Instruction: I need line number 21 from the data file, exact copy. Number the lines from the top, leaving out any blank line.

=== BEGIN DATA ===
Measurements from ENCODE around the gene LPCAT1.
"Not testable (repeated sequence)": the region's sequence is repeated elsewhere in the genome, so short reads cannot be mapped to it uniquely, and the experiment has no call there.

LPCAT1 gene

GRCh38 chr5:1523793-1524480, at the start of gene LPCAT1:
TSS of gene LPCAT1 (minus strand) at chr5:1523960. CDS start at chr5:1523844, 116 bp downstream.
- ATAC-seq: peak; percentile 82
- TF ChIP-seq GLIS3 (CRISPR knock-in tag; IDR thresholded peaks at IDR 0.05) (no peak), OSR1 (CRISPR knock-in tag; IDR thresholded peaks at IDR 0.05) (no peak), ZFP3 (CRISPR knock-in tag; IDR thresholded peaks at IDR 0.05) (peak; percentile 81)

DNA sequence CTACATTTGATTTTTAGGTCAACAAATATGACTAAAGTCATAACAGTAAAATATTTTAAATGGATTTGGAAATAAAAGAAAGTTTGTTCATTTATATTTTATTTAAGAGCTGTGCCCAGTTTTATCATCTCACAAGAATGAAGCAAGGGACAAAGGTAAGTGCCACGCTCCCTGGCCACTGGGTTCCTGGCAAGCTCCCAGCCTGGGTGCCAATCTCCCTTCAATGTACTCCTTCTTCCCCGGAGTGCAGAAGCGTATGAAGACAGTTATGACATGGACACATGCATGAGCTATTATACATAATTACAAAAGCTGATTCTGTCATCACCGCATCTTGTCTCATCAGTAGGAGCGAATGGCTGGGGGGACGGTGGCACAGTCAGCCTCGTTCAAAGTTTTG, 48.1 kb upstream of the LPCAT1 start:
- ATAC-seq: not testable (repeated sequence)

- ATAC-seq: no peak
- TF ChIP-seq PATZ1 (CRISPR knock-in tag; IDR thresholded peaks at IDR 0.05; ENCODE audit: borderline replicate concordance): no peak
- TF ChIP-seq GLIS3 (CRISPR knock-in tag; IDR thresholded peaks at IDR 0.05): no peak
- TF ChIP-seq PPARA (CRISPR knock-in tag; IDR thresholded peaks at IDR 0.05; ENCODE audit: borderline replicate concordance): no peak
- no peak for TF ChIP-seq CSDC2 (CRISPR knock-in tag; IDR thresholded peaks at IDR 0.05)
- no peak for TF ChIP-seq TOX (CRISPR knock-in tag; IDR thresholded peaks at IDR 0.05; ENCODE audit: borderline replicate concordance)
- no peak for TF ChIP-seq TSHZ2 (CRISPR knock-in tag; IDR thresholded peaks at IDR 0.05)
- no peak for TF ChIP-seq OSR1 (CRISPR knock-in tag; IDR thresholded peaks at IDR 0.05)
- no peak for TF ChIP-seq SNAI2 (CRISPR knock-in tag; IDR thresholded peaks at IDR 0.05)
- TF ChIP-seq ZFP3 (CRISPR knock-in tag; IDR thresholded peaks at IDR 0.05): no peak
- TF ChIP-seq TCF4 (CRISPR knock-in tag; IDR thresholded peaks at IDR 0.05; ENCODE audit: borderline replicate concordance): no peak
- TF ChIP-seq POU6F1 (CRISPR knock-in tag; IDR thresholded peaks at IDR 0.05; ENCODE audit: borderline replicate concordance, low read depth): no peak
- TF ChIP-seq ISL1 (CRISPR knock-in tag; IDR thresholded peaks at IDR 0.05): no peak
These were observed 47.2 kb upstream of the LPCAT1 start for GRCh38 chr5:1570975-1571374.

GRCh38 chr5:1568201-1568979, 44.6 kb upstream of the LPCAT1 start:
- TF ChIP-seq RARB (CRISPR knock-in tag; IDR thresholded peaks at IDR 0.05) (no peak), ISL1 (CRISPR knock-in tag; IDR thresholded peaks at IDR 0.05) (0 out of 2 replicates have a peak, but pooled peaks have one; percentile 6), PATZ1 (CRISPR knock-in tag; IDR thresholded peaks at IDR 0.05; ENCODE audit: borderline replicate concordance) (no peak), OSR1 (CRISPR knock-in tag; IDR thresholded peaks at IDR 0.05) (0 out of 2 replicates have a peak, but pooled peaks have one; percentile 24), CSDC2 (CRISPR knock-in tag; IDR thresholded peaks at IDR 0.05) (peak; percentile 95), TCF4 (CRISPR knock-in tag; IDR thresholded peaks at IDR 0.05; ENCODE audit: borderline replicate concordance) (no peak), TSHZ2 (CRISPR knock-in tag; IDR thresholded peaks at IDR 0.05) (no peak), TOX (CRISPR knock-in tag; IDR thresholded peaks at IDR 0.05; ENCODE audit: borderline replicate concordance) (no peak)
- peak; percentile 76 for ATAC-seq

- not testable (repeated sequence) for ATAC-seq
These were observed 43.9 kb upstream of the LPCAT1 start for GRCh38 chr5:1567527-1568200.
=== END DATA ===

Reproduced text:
- TF ChIP-seq POU6F1 (CRISPR knock-in tag; IDR thresholded peaks at IDR 0.05; ENCODE audit: borderline replicate concordance, low read depth): no peak